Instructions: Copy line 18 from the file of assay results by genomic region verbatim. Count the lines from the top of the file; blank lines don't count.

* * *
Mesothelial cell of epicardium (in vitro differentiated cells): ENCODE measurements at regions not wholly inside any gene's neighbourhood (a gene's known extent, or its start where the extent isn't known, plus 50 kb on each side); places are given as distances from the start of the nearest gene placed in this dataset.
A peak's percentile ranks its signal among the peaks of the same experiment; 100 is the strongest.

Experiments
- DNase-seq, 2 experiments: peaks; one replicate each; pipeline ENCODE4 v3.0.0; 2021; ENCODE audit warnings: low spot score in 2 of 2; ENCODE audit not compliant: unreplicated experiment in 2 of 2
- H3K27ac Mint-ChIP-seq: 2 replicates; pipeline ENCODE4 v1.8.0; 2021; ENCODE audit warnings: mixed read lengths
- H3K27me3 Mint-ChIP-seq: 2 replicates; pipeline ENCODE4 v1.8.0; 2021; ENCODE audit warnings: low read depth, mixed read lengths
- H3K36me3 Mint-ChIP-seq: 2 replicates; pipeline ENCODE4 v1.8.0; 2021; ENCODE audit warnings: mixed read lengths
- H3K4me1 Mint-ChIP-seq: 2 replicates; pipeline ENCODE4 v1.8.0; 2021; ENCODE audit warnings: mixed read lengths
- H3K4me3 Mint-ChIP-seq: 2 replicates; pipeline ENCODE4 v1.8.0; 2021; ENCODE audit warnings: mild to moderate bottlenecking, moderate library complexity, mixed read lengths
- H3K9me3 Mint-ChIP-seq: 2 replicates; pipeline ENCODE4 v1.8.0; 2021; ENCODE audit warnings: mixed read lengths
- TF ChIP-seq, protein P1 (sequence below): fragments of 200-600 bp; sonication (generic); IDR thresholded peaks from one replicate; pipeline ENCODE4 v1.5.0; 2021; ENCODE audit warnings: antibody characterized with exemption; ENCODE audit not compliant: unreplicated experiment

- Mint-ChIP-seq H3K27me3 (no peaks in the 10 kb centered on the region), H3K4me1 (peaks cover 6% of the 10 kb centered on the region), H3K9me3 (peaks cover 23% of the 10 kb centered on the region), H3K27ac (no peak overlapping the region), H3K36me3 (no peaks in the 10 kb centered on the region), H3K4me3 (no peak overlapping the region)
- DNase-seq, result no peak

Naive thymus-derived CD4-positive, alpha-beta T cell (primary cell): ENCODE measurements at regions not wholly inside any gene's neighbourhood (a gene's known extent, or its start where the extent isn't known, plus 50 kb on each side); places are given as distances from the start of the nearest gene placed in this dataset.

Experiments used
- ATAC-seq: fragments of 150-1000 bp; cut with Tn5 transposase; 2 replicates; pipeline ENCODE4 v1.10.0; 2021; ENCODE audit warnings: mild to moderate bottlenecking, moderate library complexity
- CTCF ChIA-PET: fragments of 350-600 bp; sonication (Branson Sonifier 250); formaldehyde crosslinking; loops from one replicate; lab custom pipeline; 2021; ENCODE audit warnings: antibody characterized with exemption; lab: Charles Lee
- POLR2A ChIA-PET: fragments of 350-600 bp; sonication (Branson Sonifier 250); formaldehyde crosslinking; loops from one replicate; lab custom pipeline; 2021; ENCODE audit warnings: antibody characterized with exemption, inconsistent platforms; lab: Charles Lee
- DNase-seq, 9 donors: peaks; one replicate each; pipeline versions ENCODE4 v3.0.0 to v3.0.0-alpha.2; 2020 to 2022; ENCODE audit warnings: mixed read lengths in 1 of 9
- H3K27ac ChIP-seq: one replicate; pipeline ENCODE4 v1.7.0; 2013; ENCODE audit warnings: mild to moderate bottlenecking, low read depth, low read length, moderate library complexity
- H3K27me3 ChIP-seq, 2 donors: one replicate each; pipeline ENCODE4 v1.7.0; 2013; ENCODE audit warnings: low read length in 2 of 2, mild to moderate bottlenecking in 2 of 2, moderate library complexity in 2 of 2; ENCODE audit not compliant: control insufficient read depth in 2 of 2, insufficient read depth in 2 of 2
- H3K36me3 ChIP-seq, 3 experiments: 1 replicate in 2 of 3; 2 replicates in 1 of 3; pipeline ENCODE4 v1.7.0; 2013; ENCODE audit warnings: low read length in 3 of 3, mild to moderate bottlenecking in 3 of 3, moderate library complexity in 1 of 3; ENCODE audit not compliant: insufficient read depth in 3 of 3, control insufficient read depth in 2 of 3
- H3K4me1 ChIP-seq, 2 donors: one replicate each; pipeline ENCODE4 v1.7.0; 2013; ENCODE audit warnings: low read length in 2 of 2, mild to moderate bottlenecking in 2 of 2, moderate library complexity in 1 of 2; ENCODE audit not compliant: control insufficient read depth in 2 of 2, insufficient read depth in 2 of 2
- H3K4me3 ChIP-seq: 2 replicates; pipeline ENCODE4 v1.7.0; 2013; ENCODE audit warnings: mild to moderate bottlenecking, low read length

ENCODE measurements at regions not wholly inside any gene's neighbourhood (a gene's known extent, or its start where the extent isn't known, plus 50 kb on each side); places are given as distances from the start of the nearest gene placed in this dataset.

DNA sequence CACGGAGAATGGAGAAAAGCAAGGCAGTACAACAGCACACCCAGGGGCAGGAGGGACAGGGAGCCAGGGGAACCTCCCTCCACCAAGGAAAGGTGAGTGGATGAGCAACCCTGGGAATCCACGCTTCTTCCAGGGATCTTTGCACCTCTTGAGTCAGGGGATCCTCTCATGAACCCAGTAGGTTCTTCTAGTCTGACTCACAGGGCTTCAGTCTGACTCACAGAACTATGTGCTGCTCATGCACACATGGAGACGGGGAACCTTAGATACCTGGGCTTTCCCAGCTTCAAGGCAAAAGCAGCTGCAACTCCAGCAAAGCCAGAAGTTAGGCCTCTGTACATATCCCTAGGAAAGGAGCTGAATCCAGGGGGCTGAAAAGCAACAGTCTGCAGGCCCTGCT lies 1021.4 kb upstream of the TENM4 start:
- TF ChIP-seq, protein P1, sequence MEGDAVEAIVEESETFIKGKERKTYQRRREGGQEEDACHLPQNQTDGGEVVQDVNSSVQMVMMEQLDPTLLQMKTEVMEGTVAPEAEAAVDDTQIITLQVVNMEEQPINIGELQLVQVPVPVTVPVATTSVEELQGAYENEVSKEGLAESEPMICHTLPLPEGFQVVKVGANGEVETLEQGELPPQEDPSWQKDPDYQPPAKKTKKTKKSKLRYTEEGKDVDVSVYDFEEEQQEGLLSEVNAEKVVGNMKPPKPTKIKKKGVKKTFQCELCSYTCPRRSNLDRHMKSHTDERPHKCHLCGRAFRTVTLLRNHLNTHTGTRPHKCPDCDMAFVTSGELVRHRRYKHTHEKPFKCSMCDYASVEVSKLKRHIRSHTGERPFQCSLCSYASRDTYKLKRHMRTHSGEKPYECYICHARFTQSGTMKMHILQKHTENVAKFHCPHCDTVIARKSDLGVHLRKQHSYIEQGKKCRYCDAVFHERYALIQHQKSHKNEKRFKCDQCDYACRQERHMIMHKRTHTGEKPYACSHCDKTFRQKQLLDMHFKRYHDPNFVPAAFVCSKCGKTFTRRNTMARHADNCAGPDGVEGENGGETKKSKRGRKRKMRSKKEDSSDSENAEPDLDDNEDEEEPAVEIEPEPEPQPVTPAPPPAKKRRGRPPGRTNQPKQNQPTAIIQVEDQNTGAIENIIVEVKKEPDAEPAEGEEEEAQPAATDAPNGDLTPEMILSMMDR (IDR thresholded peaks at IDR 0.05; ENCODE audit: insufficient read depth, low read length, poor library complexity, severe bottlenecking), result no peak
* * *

- POLR2A ChIA-PET: fragments of 350-600 bp; sonication (Branson Sonifier 250); formaldehyde crosslinking; loops from one replicate; lab custom pipeline; 2021; ENCODE audit warnings: antibody characterized with exemption, inconsistent platforms; lab: Charles Lee